LBP delivers LPS from bacteria (or bacterial membrane fragments) to CD14 on the surfaces of phagocytes, where it is recognised by the MD2:TLR4 complex . Thus, LBP is an opsonin and CD14 is an opsonic receptor for complexes of LPS (or LPS-containing particles such as bacteria) and LBP. CD14 exists as two isoforms. CD14 can be either secreted into the extracellular compartment, or it can be anchored to the plasma membrane via its GPI module.

Reaction (4 results from a total of 57)

Identifier: R-HSA-5694410
Species: Homo sapiens
Compartment: endoplasmic reticulum membrane
TMED2 and TMED10 are members of the p24 family of proteins that bind GPI anchored proteins in the ER and mediate their incorporation into COPII vesicles (Bonnon et al, 2010; reviewed in Strating et al, 2009). p24 proteins function as heteromeric complexes and interact with components of the COPII coat (Jenne et al, 2002; Dominguez et al, 1998; reviewed in Strating et al, 2009). In complex with LMAN1 and SURF4, they also play a role in maintaining the structure of the ERGIC (Mitrovic et al, 2008).
Identifier: R-HSA-162836
Species: Homo sapiens
Compartment: endoplasmic reticulum lumen, endoplasmic reticulum membrane
In the endoplasmic reticulum, the precursor form of urokinase plasminogen activator receptor is transamidated at residue 305, replacing the 30 carboxyterminal residues of the protein with an acylated glucosylphosphatidylinositol (acyl-GPI) moiety. The released carboxyterminal propeptide has no known function. The reaction is catalyzed by GPI transamidase, a complex of at least five proteins associated with the lumenal surface of the endoplasmic reticulum membrane (Yu et al. 1997; Ohishi et al. 2001; Hong et al. 2003).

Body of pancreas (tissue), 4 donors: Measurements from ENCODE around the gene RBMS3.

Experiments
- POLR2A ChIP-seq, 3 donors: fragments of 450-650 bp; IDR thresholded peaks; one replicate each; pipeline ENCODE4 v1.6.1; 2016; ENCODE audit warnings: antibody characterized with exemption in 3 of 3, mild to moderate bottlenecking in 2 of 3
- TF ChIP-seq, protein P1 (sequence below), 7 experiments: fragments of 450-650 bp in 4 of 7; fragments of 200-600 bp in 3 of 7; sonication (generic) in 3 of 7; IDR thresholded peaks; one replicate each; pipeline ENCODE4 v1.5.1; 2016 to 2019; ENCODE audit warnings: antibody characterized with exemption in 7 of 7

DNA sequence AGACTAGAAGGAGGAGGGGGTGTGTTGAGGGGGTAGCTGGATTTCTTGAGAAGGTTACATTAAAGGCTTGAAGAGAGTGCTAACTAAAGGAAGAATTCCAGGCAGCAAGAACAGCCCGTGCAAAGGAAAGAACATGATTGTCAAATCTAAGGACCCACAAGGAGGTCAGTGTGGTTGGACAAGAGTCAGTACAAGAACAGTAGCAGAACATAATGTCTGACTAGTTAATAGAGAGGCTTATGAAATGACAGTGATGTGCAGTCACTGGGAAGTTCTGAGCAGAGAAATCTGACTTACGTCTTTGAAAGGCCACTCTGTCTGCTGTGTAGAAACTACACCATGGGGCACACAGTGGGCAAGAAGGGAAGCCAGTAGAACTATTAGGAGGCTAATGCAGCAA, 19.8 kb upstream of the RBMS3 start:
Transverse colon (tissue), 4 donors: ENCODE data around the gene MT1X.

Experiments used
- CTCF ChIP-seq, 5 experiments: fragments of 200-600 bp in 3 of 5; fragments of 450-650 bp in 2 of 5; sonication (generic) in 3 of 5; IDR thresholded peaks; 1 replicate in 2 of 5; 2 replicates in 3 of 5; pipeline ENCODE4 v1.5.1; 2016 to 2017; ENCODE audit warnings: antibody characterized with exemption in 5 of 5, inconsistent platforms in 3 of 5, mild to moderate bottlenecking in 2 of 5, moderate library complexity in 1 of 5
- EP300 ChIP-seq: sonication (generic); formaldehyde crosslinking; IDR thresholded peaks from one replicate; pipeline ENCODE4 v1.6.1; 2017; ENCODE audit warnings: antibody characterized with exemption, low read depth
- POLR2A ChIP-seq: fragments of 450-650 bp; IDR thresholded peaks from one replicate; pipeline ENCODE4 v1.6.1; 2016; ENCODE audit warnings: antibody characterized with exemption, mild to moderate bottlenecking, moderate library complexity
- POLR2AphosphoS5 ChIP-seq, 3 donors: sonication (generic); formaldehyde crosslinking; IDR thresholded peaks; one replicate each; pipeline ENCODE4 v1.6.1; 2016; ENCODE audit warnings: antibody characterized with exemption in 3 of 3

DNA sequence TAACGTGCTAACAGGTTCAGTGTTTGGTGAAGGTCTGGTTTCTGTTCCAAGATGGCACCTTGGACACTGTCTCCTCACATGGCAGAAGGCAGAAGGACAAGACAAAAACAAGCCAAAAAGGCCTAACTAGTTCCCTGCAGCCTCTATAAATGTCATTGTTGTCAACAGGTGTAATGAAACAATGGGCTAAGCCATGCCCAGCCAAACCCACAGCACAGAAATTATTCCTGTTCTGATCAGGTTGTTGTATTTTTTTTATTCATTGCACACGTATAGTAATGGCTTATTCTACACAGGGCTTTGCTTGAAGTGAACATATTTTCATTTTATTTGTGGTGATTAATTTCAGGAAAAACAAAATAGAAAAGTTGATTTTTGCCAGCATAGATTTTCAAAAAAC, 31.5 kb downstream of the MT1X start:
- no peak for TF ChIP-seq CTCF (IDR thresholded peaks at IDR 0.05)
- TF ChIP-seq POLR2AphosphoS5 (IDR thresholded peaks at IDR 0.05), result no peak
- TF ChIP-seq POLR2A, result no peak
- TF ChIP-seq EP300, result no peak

Identifier: R-HSA-8940388
Species: Homo sapiens
Compartment: extracellular region, plasma membrane
Some proteins function at the cell's surface, attached to the plasma membrane via GPI (glycosylphosphatidylinositol) anchors and include enzymes, receptors, cell adhesion molecules and antigens. These GPI-anchored proteins participate in many important cellular functions including immune recognition, complement regulation and intracellular signaling. Phosphatidylinositol-glycan-specific phospholipase D (GPLD1) (Schofield et al. 2000) is a secreted protein that specifically cleaves GPI-anchored proteins by cleaving the linkage between the phosphate and inositol in GPI (Davitz et al. 1987, Low & Prasad 1988). In addition, it also localises to the ER where it can cleave GPI anchor intermediates transiting to the plasma membrane (not shown here). GPLD1 may play a role in the regulation of GPI-anchored proteins on (intra)cellular membranes.
Identifier: R-HSA-166038
Species: Homo sapiens
Compartment: extracellular region, plasma membrane
At the beginning of this reaction, 1 molecule of 'GPI-anchored form of CD14', and 1 molecule of 'LBP complexed with bacterial LPS' are present. At the end of this reaction, 1 molecule of 'LPS complexed with GPI-anchored CD14', and 1 molecule of 'LBP' are present.


Set (4 results from a total of 7)

Identifier: R-HSA-6808870
Species: Homo sapiens
Compartment: Golgi membrane
Identifier: R-HSA-6808867
Species: Homo sapiens
Compartment: transport vesicle
Identifier: R-HSA-5694227
Species: Homo sapiens
Compartment: endoplasmic reticulum-Golgi intermediate compartment membrane
Identifier: R-HSA-5694226
Species: Homo sapiens
Compartment: endoplasmic reticulum membrane

OtherEntity (1 results from a total of 1)

Identifier: R-ALL-162704
Compartment: endoplasmic reticulum membrane

Icon (3 results from a total of 3)

Species: Homo sapiens
Curator: Bruce May
Designer: Cristoffer Sevilla
GPI TRANSAMIDASE icon
GPI-anchor transamidase is an enzyme that in humans is encoded by the PIGK gene
Species: Homo sapiens
Curator: Steve Jupe
Designer: Cristoffer Sevilla
GPIb-IX-V icon
Glycoprotein Ib-IX-V Receptor Complex
Curator: Bruce May
Designer: Cristoffer Sevilla
Glycosyl-phosphatidylinositol icon
Glycosyl-phosphatidylinositol